Our world at the beginning of the 21st century could be described in the following terms: fast pace, technology boost, volatility. In 2023, terms such as climate and energy crisis, and shortage of skilled workers, have also become established.
“There is a global digital skills shortage that could mean 85 million jobs are unfilled by 2030. Every business in every sector needs to have a long-term strategy for developing digital skills. This means focusing on diverse skills, offering training on different channels, and customizing the approach to suit different sectors.” Was stated by the World Economic Forum in January 2023 in this respect. (5 ways we can develop the digital skills our economy needs | World Economic Forum (weforum.org))
A picture that makes politicians, companies and scientists think. What opportunities does the technological development offer? and How do we want to deal with it? are the related guiding questions. The European Commission has already presented a way forward to that in 2020: With the term Industry 5.0, the European Commission emphasizes three key motivations for using new technology. In this understanding, digital technology is to be used to support people in companies, to protect the environment and conserve resources, and to lead companies to greater resilience.
In this respect, Industry 5.0 is not a fashionable term or a trend. Rather, it is a call for a responsible and sustainable approach to values with the aim of creating sustainably successful ecosystems. Ecosystems that extend far beyond national borders or individual interest groups. BRIDGES 5.0 is one of the initiatives that make an important contribution to that. The project builds bridges of knowledge and experience between universities, companies, communities of interest and policymakers on the topic of new skills and competencies in an Industry 5.0 world. The Europe-wide consortium started the project activities in Brussels these days with the aim of illuminating, elaborating and concretizing the topic of Industry 5.0 skills on different levels over the next four years, providing examples and deriving recommendations for action for politics and practice in order to strengthen the topic throughout Europe and to sensitize as broad an audience as possible to this future mindset. This project has received funding from the European Union’s Horizon Europe Research and Innovation program under grant agreement No 101069651 and is supported by HaDEA.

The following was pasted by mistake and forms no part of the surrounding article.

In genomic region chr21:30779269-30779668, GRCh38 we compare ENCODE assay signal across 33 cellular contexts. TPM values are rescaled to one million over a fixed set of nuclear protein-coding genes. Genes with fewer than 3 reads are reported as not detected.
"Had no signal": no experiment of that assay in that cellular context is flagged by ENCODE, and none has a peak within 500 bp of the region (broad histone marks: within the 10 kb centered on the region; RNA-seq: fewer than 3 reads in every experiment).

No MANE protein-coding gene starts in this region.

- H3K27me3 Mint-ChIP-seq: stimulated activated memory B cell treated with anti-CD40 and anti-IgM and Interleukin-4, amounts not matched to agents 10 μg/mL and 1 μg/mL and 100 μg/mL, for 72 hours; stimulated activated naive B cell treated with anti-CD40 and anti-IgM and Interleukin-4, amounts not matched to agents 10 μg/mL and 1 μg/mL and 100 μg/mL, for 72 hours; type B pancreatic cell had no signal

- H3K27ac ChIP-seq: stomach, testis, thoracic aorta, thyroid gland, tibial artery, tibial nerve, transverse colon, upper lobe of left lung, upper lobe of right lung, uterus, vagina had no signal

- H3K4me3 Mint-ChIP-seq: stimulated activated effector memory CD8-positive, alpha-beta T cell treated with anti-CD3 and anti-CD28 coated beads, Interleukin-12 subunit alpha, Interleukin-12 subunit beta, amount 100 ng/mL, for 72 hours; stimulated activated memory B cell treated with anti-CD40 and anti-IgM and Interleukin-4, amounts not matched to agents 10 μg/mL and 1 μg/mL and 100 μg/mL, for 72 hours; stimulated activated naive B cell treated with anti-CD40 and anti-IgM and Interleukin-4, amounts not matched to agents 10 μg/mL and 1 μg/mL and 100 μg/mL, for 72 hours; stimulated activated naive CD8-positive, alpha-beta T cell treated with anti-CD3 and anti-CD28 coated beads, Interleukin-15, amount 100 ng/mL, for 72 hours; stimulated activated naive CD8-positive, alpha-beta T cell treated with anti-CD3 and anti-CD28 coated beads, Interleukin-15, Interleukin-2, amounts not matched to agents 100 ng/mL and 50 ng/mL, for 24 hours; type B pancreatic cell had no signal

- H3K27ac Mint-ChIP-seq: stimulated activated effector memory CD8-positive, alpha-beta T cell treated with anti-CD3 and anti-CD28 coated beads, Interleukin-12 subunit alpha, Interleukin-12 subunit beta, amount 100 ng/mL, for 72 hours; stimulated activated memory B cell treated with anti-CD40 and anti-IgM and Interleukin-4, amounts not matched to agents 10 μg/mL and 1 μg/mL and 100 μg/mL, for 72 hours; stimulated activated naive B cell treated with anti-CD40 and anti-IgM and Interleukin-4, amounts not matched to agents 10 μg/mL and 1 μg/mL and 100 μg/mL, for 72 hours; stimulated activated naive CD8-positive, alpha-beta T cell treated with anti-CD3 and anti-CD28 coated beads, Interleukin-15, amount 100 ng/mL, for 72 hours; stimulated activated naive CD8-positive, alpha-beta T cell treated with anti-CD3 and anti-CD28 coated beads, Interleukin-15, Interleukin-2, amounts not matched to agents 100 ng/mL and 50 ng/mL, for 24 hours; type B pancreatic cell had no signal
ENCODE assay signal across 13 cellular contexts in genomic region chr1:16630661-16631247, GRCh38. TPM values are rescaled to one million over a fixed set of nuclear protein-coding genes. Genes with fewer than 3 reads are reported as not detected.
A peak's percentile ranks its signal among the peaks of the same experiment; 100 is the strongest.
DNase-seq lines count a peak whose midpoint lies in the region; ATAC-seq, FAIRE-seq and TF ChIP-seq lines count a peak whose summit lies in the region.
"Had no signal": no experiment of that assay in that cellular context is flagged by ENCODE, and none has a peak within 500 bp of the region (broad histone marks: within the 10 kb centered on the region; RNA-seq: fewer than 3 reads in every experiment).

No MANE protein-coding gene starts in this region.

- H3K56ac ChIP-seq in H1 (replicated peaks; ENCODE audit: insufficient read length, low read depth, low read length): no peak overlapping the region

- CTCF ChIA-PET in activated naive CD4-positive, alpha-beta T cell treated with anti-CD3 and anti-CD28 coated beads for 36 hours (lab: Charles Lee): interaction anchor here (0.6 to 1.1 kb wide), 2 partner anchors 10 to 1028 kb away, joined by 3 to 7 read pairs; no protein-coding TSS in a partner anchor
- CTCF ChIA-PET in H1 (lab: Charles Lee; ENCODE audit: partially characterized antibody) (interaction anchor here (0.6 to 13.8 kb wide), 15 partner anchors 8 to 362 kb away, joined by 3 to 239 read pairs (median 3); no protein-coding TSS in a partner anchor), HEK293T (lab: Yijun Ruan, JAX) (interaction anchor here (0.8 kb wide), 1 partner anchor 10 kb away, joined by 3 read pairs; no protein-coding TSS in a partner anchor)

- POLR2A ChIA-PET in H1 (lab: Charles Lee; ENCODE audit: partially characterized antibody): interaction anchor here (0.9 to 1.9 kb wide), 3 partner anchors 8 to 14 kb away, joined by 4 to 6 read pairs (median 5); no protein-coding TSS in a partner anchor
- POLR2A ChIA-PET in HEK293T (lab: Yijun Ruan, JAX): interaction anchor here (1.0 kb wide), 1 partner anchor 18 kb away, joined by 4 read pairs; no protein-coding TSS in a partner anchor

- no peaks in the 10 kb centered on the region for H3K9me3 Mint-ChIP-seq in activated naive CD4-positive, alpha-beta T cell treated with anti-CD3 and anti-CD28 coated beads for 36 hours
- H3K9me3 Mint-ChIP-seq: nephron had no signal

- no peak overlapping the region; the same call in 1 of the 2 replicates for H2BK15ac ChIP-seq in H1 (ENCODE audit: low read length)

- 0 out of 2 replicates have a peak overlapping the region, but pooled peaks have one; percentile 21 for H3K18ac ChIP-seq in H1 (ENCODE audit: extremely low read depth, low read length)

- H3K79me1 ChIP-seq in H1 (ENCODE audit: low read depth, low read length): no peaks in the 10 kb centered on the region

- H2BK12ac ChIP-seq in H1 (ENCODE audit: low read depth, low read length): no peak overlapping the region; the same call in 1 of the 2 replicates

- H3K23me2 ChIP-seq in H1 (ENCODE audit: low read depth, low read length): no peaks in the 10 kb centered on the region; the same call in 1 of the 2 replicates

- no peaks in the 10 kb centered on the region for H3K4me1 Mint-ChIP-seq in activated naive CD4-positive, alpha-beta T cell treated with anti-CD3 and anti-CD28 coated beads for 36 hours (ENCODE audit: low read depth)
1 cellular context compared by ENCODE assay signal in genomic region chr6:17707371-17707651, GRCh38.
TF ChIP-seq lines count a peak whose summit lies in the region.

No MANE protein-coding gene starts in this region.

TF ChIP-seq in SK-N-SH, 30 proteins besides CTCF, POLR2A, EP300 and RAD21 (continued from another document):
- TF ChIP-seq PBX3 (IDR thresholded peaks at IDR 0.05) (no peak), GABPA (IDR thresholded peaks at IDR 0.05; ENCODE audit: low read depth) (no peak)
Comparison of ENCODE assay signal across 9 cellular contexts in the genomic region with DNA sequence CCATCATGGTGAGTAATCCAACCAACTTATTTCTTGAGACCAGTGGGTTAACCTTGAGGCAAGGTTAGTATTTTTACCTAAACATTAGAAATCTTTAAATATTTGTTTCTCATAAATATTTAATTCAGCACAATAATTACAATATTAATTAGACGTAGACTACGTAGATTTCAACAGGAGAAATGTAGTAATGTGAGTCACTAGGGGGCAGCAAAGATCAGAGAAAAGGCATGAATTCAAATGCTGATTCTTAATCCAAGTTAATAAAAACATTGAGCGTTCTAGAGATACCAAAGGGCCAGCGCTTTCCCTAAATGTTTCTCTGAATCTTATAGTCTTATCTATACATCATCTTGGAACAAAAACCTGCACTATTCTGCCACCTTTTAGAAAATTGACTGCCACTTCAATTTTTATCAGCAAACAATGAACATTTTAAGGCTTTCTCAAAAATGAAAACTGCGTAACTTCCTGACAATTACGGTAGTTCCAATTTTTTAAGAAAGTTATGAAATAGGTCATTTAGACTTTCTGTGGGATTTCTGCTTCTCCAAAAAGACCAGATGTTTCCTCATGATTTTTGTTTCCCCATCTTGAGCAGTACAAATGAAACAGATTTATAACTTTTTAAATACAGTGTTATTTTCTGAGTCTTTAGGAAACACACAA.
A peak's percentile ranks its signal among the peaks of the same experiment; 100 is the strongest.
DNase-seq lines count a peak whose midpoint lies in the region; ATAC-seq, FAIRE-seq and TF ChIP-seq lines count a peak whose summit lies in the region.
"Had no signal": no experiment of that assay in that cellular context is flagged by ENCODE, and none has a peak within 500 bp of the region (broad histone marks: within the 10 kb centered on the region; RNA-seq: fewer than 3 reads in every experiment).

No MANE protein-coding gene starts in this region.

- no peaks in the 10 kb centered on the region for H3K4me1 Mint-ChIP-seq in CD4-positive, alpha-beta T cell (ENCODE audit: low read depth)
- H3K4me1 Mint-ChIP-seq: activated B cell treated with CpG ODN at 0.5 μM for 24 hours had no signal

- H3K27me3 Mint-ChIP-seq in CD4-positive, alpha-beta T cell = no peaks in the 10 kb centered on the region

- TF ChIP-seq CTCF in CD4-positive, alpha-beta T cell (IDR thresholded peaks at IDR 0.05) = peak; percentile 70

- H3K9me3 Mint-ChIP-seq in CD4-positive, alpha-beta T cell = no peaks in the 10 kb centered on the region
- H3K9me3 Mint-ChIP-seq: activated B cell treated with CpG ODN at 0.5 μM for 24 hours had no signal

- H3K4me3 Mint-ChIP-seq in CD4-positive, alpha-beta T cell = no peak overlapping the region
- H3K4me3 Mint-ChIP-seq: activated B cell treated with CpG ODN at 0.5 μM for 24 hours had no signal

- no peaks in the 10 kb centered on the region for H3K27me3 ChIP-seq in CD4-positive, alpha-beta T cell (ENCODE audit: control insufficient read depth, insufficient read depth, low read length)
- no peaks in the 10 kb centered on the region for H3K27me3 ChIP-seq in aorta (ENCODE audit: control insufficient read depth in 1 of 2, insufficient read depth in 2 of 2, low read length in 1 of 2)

If you’re already thinking about tomorrow and the day after tomorrow today, then keep on track with our research results!